COVID-19: Daily UK coronavirus cases highest since July as Professor Chris Whitty warns of ‘unusually harsh’ winter | UK News
England’s chief medical officer has warned people should expect an “unusually difficult” winter, as daily cases of the coronavirus in the UK hit their highest level since July.
Professor Chris Whitty told delegates at the annual conference of the Royal College of GPs in Liverpool that the NHS will face tough months as it battles COVID-19, flu, other viruses and winter problems usual such as trips and falls.
The UK on Thursday recorded 45,066 more coronavirus cases – an 11% increase from the 40,701 cases recorded the week before and the highest daily figure since July 20.
COVID updates live from UK and around the world
The increase appears to be fueled by cases among school-aged children and adolescents which are at their highest level since fall 2020, new data shows.
Professor Whitty said: ‘As for where COVID will go over the winter, well I think winter as a whole, I regret to say, is going to be exceptionally difficult for the NHS .
“That is, regardless of whether we have a relatively small but not insignificant amount of COVID, or whether we actually have another outbreak in the winter.”
He added that the risk of the service being completely overwhelmed was “much lower” than last year, but warned that “pretty serious pressure” that is “difficult to manage” was still possible if COVID cases are increasing.
“So the margin of error is quite small,” he said.
Cases among those aged 10 to 19 stood at 1,120.8 per 100,000 people in the seven days to Oct. 10, compared to 1,061.8 week-over-week, according to the figures.
The rate for children aged five to nine is 574.2, also up week-over-week from 484.2.
For both age groups, this is the highest weekly rate since this data was first collected in October 2020, according to the UK Health Security Agency.
Nonetheless, case rates are currently increasing in all age groups and parts of England.
The East Midlands have become a hotspot for the virus, recording England’s highest rate of 488.7 cases per 100,000 population, up from 450.0 week-over-week.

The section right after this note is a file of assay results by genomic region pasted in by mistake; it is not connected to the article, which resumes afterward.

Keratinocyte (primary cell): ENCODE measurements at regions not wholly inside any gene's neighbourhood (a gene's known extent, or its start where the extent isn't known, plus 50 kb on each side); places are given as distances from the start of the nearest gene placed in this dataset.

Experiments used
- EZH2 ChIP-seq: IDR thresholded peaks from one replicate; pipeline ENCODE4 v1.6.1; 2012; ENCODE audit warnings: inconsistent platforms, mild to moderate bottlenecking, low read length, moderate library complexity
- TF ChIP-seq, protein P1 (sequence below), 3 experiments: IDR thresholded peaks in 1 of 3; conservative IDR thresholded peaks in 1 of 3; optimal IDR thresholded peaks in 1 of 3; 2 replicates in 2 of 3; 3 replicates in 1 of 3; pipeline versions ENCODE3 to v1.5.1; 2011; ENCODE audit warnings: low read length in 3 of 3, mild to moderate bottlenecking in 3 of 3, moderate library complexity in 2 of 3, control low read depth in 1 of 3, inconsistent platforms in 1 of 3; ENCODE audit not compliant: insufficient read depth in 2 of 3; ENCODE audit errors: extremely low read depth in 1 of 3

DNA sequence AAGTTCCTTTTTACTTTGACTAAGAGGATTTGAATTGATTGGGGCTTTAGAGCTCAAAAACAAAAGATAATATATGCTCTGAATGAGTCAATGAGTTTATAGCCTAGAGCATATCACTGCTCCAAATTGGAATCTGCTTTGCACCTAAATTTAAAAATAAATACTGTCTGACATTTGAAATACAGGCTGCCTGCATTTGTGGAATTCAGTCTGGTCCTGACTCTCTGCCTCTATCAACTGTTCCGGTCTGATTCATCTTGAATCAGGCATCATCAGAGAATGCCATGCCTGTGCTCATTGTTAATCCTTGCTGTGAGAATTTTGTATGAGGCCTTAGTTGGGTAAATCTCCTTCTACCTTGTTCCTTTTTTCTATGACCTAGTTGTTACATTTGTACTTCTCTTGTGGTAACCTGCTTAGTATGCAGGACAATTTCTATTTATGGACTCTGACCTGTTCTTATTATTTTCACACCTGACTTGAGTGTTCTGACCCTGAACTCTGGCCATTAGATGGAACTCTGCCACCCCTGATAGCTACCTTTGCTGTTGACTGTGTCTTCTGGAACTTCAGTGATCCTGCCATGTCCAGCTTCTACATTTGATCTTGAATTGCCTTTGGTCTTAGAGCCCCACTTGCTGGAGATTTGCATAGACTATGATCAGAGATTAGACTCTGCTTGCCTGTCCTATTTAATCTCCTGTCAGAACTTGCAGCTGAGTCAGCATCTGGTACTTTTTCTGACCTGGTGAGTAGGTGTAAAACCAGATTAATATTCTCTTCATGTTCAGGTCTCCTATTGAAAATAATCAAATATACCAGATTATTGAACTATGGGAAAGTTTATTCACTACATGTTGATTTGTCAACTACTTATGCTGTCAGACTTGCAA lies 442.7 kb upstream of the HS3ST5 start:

Yorkshire and the Humber has the second highest rate at 453.4, down from 409.0 and London has the lowest rate at 214.2, down from 204.6.
Professor Whitty said “zero COVID this winter is a completely impossible dream”, adding that the hope was to keep it at “relatively low levels”.
The expert said that when other winter viruses and health issues are added to the mix, along with people seeking care who have been delayed during the pandemic, the NHS faces “an extraordinarily large order”.
Regarding the flu, he said there had been a lot of debate about whether there could be low levels because people still don’t mix together as much, or whether a lack of immunity natural could lead to “a really serious peak”, with the possibility of the flu shot. is not very well suited to the strain affecting the UK.
He added: “I wish I could claim the sunny highlands and it will be fantastic by Christmas, but unfortunately I’m afraid it won’t.”
Speaking about the government’s handling of the pandemic, he said there were “some pretty important things” that they got it wrong at first.
He comes after a minister refused to apologize 11 times for the government’s handling of the pandemic, following the release of a highly critical report.
The report, written by MPs from the Science and Technology Committee and the Health and Social Services Committee, said the UK’s pandemic preparedness was far too focused on the flu, while ministers waited too long to push through lockdown measures in early 2020.
At the start of the pandemic, when COVID-19 emerged in China, MPs said UK policy was to erroneously take a ‘gradual and incremental approach’ to interventions such as social distancing, isolation and lockdowns .
But on the issue of lessons learned, Professor Whitty said the last great pandemic was HIV and “if you try to deal with HIV like you deal with COVID, it will clearly be disastrous and vice versa”.
“So I think what we should never do is assume that just because we’ve learned a lot of lessons from one pandemic, they will necessarily translate into the next,” he said.
“And the last big outbreak I faced was Ebola, which was primarily a tactile disease, again a whole different set of ways to deal with it.”
He continued, “There are certainly some pretty important things we got wrong about when COVID started, assuming it would be like some previous infections, and it turned out not to be, and it’s inevitable.”